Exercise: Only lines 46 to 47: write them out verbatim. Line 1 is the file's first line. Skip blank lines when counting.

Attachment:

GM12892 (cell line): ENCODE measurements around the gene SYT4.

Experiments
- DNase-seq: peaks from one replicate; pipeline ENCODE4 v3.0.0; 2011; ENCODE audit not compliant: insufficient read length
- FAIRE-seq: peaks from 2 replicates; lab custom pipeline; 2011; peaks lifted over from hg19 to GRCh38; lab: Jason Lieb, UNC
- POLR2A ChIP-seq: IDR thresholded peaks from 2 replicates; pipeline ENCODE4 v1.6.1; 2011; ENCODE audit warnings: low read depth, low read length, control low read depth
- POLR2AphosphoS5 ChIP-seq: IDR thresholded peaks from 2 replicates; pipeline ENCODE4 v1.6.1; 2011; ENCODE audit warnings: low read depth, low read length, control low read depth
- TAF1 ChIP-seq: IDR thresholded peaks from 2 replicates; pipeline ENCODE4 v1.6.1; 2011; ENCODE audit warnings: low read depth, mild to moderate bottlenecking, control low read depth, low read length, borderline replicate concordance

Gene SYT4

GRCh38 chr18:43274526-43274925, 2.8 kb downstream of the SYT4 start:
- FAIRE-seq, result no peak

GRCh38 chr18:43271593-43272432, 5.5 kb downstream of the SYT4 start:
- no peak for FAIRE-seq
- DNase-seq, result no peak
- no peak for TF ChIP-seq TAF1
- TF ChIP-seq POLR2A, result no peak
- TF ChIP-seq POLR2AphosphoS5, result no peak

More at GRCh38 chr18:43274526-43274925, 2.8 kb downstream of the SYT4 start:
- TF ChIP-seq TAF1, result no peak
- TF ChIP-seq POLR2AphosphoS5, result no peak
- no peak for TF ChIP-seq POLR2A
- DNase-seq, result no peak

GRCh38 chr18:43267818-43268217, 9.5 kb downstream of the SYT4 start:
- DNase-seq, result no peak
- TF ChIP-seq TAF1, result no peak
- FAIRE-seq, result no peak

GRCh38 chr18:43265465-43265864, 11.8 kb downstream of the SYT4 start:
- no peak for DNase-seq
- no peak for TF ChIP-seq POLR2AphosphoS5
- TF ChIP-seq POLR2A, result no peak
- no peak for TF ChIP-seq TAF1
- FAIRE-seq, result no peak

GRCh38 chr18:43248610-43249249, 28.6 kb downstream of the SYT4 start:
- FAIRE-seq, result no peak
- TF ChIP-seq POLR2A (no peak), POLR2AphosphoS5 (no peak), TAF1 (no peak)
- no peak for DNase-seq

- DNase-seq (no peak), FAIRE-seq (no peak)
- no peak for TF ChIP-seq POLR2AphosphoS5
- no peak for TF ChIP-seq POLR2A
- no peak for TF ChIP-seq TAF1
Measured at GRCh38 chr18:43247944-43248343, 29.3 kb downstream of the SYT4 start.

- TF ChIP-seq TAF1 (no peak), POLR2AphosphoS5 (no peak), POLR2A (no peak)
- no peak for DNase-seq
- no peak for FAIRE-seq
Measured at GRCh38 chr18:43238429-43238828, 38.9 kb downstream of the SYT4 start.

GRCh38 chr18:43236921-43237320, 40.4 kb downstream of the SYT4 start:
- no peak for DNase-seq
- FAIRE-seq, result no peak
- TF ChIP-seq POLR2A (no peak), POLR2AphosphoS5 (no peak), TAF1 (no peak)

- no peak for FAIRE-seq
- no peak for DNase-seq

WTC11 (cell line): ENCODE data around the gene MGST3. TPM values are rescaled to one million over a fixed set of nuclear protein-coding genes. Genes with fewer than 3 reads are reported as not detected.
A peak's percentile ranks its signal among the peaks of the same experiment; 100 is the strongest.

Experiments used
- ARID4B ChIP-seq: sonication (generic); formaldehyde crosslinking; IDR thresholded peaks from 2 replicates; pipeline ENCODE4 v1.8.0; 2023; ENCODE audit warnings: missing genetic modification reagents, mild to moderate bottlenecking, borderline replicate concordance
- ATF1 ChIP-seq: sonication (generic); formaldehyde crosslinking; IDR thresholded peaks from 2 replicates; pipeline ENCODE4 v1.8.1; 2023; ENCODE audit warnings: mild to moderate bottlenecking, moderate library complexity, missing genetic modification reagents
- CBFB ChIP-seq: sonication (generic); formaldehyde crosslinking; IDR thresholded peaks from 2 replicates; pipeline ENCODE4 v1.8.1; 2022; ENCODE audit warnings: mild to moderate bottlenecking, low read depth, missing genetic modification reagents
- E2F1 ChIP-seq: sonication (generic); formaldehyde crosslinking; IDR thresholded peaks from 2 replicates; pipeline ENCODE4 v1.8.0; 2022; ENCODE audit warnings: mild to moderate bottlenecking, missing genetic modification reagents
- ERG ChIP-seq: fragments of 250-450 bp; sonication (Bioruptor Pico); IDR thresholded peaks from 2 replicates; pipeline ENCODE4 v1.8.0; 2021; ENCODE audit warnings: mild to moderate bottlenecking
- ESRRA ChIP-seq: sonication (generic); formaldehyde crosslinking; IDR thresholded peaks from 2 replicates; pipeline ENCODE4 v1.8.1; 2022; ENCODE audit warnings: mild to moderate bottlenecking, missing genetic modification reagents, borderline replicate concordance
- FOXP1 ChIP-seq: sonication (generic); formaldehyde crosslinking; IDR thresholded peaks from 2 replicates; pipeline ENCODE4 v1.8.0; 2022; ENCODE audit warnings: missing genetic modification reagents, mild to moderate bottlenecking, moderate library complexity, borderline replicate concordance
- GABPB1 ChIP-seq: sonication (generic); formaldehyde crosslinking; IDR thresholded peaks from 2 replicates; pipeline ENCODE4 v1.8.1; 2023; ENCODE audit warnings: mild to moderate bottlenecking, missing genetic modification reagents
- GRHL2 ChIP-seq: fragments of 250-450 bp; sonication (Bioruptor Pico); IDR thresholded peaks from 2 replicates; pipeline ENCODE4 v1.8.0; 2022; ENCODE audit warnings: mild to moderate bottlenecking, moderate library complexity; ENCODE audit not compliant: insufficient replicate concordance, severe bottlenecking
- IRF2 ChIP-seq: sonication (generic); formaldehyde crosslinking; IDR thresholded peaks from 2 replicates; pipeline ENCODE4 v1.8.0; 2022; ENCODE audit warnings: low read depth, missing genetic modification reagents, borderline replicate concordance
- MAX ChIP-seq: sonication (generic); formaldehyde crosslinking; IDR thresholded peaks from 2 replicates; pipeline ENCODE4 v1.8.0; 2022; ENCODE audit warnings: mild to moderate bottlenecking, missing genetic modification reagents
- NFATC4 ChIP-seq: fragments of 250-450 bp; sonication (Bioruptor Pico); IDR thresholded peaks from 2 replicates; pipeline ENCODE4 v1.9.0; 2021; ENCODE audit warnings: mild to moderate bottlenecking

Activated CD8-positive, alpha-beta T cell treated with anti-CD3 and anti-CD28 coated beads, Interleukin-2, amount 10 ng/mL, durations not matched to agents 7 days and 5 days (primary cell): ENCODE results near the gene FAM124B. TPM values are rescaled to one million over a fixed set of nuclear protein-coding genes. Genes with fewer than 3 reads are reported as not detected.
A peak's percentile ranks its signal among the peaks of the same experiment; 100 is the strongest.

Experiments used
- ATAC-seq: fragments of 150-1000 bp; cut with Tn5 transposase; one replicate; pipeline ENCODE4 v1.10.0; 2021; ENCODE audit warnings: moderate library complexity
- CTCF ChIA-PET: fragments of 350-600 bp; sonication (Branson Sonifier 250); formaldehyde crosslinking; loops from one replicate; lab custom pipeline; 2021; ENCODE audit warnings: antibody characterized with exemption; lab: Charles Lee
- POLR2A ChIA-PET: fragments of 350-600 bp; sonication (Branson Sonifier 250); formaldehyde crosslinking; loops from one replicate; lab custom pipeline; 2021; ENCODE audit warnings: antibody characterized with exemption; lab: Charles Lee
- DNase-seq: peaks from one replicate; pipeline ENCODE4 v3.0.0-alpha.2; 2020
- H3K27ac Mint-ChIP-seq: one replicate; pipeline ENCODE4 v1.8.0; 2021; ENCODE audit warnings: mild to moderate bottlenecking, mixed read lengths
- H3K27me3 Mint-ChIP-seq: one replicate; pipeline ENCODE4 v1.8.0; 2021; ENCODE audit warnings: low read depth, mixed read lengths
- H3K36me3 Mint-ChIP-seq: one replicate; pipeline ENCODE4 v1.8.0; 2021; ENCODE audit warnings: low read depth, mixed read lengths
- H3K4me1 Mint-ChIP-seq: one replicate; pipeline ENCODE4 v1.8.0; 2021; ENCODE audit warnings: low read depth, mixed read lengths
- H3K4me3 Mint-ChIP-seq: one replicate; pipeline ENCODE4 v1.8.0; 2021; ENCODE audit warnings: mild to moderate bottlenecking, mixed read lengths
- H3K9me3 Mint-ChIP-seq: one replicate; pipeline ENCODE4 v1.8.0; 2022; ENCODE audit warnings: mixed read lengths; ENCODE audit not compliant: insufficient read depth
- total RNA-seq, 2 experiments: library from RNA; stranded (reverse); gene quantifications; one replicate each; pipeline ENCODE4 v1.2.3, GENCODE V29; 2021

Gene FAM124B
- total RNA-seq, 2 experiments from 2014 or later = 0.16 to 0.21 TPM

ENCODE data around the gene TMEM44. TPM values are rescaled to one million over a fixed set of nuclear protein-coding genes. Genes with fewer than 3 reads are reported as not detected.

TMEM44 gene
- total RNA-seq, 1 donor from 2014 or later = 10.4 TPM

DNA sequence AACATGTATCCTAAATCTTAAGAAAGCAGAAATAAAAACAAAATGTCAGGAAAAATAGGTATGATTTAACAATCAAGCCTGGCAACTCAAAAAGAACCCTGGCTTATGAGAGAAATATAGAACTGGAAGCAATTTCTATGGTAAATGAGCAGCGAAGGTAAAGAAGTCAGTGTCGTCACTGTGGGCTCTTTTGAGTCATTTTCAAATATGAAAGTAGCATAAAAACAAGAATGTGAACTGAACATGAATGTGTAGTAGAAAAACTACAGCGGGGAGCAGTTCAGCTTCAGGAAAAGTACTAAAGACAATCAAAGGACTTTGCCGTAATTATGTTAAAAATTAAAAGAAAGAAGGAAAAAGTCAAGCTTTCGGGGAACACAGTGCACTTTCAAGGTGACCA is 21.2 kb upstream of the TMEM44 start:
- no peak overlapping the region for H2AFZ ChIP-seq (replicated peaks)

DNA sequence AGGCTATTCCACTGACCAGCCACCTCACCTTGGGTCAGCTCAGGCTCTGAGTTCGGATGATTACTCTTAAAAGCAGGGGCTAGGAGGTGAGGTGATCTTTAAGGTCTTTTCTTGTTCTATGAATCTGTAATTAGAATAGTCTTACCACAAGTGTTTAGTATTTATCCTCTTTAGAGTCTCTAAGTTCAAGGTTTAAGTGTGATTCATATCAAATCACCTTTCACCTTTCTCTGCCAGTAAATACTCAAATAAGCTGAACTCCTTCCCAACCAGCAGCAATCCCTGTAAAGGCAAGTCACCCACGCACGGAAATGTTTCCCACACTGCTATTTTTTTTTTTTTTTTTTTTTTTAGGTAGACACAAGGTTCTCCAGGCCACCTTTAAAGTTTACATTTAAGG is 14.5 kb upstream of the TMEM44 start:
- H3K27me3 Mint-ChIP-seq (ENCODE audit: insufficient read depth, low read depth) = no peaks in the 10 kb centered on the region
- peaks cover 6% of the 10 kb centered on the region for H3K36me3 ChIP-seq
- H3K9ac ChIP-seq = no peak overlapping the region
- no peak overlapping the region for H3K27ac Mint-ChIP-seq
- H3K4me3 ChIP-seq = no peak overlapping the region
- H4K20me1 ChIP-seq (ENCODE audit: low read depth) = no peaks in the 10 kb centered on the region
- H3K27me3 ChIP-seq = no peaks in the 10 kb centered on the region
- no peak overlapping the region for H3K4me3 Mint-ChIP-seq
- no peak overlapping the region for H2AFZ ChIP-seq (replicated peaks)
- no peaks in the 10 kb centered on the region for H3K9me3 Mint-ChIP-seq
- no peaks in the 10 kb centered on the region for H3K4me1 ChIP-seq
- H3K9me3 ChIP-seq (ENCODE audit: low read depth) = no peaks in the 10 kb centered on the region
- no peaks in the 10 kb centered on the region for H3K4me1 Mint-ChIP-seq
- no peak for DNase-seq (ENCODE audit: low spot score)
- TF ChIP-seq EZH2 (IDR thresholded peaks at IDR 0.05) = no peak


- no peak for DNase-seq
- FAIRE-seq, result no peak